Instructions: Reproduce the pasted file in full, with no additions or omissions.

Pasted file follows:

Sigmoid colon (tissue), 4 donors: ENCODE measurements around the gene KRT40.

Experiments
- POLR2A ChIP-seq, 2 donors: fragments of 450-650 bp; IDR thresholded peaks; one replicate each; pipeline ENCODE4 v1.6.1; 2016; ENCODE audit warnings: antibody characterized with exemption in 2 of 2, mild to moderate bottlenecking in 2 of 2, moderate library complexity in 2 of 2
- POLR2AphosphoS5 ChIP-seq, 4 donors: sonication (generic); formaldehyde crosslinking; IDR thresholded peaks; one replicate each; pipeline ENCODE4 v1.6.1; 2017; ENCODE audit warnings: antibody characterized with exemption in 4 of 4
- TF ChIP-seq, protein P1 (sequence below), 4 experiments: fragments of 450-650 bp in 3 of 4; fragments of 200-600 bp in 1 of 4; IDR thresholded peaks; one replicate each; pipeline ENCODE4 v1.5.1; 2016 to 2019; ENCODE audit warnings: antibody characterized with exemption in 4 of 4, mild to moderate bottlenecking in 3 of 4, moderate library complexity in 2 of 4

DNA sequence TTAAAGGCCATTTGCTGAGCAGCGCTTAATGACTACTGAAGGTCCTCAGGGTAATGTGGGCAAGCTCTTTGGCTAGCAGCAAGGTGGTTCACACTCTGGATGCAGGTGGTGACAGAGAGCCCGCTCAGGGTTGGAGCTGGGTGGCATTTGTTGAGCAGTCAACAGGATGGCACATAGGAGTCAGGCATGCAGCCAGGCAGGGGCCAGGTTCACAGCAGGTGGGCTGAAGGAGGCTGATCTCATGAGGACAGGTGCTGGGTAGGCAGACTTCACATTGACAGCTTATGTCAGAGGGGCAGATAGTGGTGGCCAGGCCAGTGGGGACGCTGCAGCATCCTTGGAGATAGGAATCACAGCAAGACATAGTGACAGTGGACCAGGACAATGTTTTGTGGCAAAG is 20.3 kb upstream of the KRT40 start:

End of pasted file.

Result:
Sigmoid colon (tissue), 4 donors: ENCODE measurements around the gene KRT40.

Experiments
- POLR2A ChIP-seq, 2 donors: fragments of 450-650 bp; IDR thresholded peaks; one replicate each; pipeline ENCODE4 v1.6.1; 2016; ENCODE audit warnings: antibody characterized with exemption in 2 of 2, mild to moderate bottlenecking in 2 of 2, moderate library complexity in 2 of 2
- POLR2AphosphoS5 ChIP-seq, 4 donors: sonication (generic); formaldehyde crosslinking; IDR thresholded peaks; one replicate each; pipeline ENCODE4 v1.6.1; 2017; ENCODE audit warnings: antibody characterized with exemption in 4 of 4
- TF ChIP-seq, protein P1 (sequence below), 4 experiments: fragments of 450-650 bp in 3 of 4; fragments of 200-600 bp in 1 of 4; IDR thresholded peaks; one replicate each; pipeline ENCODE4 v1.5.1; 2016 to 2019; ENCODE audit warnings: antibody characterized with exemption in 4 of 4, mild to moderate bottlenecking in 3 of 4, moderate library complexity in 2 of 4

DNA sequence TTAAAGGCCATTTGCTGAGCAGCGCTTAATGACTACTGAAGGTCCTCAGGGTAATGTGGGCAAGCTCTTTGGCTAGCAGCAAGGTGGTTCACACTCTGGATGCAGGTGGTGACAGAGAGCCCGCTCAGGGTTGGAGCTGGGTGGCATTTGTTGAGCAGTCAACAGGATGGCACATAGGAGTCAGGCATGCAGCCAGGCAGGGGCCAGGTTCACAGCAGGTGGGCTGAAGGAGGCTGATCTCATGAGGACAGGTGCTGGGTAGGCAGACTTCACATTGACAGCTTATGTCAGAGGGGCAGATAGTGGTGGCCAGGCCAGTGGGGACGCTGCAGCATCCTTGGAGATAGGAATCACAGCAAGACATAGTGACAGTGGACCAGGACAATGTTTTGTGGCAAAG is 20.3 kb upstream of the KRT40 start: